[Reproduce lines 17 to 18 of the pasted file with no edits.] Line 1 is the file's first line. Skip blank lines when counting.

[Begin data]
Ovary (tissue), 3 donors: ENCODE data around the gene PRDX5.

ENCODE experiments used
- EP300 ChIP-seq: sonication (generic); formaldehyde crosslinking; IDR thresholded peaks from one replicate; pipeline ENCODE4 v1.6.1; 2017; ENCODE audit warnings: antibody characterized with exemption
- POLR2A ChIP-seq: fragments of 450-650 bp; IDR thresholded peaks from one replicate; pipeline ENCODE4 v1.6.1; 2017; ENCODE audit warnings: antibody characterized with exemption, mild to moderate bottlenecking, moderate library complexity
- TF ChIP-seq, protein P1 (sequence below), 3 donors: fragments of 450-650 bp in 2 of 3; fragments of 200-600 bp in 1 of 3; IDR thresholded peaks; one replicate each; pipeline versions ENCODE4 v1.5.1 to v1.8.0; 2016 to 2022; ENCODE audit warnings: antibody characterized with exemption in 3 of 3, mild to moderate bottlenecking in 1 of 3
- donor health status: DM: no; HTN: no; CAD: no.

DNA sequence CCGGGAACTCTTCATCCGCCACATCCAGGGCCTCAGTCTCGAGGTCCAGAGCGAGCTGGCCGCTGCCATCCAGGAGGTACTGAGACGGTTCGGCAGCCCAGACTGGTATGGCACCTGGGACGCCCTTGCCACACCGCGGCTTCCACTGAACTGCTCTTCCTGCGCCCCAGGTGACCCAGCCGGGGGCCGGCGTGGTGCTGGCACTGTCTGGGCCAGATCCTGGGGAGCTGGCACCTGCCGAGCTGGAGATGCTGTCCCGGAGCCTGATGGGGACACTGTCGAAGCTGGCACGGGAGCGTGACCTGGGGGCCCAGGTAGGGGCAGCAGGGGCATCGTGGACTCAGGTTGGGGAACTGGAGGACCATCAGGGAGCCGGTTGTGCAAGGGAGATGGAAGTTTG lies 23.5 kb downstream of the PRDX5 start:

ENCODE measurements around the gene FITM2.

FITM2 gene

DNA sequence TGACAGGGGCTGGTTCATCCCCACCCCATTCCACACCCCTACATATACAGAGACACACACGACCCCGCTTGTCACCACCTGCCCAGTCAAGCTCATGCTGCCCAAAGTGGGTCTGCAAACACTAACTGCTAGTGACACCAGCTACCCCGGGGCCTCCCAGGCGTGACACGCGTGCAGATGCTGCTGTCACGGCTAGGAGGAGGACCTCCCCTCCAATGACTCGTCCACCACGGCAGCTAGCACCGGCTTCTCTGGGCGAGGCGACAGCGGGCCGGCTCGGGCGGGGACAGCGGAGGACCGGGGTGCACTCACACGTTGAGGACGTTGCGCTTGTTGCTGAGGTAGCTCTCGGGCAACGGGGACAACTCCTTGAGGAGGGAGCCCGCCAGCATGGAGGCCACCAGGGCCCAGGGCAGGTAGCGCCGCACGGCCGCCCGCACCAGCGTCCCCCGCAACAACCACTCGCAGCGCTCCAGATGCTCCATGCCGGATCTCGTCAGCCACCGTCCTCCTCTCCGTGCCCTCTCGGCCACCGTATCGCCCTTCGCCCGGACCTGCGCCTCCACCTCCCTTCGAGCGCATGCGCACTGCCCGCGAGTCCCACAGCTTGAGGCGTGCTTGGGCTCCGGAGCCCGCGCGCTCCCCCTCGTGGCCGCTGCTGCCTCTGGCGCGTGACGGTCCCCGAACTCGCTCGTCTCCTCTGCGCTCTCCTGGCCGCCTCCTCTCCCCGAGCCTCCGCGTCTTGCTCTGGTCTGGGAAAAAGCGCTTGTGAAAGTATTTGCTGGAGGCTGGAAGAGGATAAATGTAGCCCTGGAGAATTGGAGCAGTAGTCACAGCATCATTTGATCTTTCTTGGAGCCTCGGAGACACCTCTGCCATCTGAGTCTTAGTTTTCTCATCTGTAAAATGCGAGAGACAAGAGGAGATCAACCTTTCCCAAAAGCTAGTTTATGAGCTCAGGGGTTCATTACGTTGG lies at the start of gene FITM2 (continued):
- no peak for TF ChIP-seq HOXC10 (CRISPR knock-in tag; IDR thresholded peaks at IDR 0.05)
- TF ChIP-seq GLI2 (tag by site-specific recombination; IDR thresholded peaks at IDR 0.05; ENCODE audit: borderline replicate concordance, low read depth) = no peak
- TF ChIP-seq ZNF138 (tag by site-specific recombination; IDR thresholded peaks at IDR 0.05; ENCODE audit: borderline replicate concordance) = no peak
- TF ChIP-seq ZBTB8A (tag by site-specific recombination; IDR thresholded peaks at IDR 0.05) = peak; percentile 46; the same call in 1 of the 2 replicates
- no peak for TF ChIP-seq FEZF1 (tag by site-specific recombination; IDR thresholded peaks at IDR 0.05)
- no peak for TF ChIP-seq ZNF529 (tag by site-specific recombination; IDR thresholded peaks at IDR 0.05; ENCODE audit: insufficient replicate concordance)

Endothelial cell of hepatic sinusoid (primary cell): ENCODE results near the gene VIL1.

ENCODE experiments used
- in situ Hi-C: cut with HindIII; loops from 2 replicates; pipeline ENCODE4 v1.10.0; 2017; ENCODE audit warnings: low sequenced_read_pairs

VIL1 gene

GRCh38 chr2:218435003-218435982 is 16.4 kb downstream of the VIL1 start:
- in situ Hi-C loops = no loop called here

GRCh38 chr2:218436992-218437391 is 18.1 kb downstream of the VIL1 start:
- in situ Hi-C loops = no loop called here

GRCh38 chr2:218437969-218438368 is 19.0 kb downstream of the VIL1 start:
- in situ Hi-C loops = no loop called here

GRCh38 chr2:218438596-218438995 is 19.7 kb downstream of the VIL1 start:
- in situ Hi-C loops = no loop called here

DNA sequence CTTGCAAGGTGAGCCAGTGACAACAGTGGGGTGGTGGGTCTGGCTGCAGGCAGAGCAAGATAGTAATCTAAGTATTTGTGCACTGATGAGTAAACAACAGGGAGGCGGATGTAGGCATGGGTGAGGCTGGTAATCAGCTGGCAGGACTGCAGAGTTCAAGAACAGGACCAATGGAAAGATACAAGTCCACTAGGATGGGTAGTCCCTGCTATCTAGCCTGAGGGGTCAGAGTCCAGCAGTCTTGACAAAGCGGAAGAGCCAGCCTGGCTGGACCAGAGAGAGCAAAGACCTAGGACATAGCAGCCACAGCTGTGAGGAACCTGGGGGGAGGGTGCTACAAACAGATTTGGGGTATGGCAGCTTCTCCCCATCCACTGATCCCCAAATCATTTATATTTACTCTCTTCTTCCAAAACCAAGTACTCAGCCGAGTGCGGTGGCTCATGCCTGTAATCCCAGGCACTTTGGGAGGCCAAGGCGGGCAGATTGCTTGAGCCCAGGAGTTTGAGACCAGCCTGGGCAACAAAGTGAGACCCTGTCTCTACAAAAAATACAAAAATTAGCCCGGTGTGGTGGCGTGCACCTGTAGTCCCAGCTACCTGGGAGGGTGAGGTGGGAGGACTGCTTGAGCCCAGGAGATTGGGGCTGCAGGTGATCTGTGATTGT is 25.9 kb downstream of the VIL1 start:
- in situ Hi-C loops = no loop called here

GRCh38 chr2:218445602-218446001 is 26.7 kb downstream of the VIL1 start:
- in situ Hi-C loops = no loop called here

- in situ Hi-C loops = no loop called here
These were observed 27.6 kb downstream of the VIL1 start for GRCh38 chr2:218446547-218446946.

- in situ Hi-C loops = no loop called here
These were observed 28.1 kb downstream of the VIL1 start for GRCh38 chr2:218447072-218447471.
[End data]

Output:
Endothelial cell of hepatic sinusoid (primary cell): ENCODE results near the gene VIL1.

ENCODE experiments used